Thursday, November 04, 2010

I Thought QE2 Was the Queen Elizabeth Luxury Liner

So the Fed embarks on Quantitative Easing II in order to try to pump the economy. They are doing this to avoid "deflation", which apparently is worse than the hyper-inflation they are planting into the system (and if this word seems alarmist, take a look at the price of gold, wheat, oil, or any other commodity over the past six months. These price increases are starting to be factored into food, gas, and anything else that uses raw materials, and these price increases haven't led to increased employment).

Why does the Fed think that a lower dollar and lower interest rates will boost business spending? Businesses are sitting on giant cash hoards and not investing. Why would lower borrowing costs change this?

And why is deflation so bad? I have been working in an industry where deflation is a part of life: technology. Anything we sell today will be selling much less a year from now. In fact, our customers expect to see a "cost down" roadmap of 15% per year MINIMUM, sometimes much higher. We work with it, factor it into our planning, and of course it inspires us to do more with our products, to put more things into them so we don't have to reduce prices so much (which is why you get so much more for a laptop for the same price today as you did five years ago - the price has deflated, but more memory, larger disk storage, etc. was added to keep the price even).

We hear about how the poor spend everything they get, and how an increase in benefits goes directly into their spending. So if there is deflation, doesn't that mean they get to buy more things for less? So deflation helps the poor. The only people who spend less during deflation are people who can plan their purchases, so the better off supposedly delay purchases, but the big ticket items that group already buys - TVs, appliances, anything with technology - already has deflation, and has for years.

"Required" inflation is a theory from Keynesian economics, but that theory was put forth for increasing populations pushing for more goods. But what if the population is decreasing (like Japan)? Or what if people are just tired of buying crap (including housing) like we have now? The theory is silent in these conditions, but that doesn't stop the Central Bankers from using the only tool in their box instead of letting things work themselves out.

This will be a case of the cure being worse than the disease.

3 comments:

The Arthurian said...

Gee, Mitch... Hello, by the way; the Next Blog button brought me here.

#1... When prices fall in a rapidly-advancing high tech industry, this is not "deflation." I can't explain it any better than that, but it isn't deflation.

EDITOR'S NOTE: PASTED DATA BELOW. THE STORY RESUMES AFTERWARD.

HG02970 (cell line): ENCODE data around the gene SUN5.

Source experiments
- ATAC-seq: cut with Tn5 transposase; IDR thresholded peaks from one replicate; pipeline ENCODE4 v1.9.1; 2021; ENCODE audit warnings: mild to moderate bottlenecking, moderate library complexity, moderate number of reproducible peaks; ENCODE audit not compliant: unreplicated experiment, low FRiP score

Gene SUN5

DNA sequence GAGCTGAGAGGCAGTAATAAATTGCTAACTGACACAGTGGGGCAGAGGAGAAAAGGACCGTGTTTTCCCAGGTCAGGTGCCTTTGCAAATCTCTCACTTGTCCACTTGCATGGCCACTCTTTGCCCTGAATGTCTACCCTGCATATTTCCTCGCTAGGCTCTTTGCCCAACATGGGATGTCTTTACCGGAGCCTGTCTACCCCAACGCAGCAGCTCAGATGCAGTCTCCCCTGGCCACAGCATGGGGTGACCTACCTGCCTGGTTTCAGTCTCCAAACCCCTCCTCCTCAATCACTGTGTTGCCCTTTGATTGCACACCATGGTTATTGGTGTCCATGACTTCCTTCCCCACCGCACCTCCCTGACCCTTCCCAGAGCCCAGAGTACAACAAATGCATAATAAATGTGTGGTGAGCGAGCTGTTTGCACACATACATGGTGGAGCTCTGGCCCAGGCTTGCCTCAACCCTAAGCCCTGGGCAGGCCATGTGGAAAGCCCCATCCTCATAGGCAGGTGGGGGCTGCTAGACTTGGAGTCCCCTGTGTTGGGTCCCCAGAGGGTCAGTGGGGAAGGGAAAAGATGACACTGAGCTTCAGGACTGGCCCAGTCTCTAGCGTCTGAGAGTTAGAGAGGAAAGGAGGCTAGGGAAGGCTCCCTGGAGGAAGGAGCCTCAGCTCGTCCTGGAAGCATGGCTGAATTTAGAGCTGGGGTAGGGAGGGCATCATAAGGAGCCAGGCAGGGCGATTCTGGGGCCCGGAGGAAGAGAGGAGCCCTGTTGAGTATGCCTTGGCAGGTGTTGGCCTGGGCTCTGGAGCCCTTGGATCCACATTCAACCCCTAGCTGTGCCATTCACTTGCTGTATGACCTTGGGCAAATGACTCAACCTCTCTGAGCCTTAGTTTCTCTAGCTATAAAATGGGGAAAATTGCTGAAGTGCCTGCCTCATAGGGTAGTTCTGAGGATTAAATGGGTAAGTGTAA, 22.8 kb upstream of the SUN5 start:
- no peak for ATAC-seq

#2. You write:
Why does the Fed think that a lower dollar and lower interest rates will boost business spending? Businesses are sitting on giant cash hoards and not investing. Why would lower borrowing costs change this?

These are excellent questions. Personally, I think they misunderstand the problem.

#3. And why is deflation so bad?

Inflation reduces the income with which we must pay our debt. In a time when U.S. debt reached 350% of GDP (and has yet to drop much from that level) deflation is a superhighway to economic collapse.

But it seems to me that you must know these things.

Art

Director Mitch said...

Yes, I know, in theory, why deflation is bad. This was more of a post to throw out things to create discussion (like you have here, so thanks for the inputs).

You're right - technological innovation is not "deflation", the same that productivity isn't, and it too gives more products or services for the same amount of input. Both technology and productivity create "wealth" by allowing people to get more stuff for less money. Theoretically, this allows people to save more, which creates investment for jobs, which creates more technology creation, and so on in a virtuous circle.

"Real" deflation is when the value of goods and services are going down due to monetary phenomena (theories range from consumer sentiment to currency valuation). Companies see that a product they produce today will be sold tomorrow for less than they make it for, so push out production and slash workers, who spend less, which lowers the demand for goods, which creates a vicious downward cycle.

Right now we have deflation in the housing market (prices are not going down due to better house technology or faster construction), but many other price declines in the economy are from efficiency and technology (Wallmart delivers more stuff to market more efficienty, the cost of toys is cheaper due to being made in China, TVs and computers do cost less).

So basically the Fed is doing QE in order to keep one asset class from deflation - housing. In order to do this they are starting inflation (see commodity prices).

The thinking here is that trying to do "something" is better than doing "nothing" and just letting housing take its lumps and clear the market.

I am in the "do nothing" market, but the Fed and others are not mainly due to the vast market of mortgage-based securities that are held worldwide. If the entire housing market implodes, it would take a lot with it. So the Fed is doing everything in the book - ZIRP, QE, etc. - to prob back up housing.

And if housing doesn't come back and now with ZIRP and QE in place, what happens? We still have housing deflation plus other problems to deal with. Like I said I think the "cure" is worse than the disease, but we'll know for sure in about 3-4 years.

The Arthurian said...

Hello, DM. It is the curse of interesting times, isn't it.

"Do nothing" makes me uncomfortable. But "do the wrong thing" is worse. I'm still waiting for an analysis of the problem that rings true to me.

Hey, I'm glad you didn't take it wrong when I said 'it seems you must know these things'... Probably I should have known by the post title that you were doing some tongue-in-cheek.

Art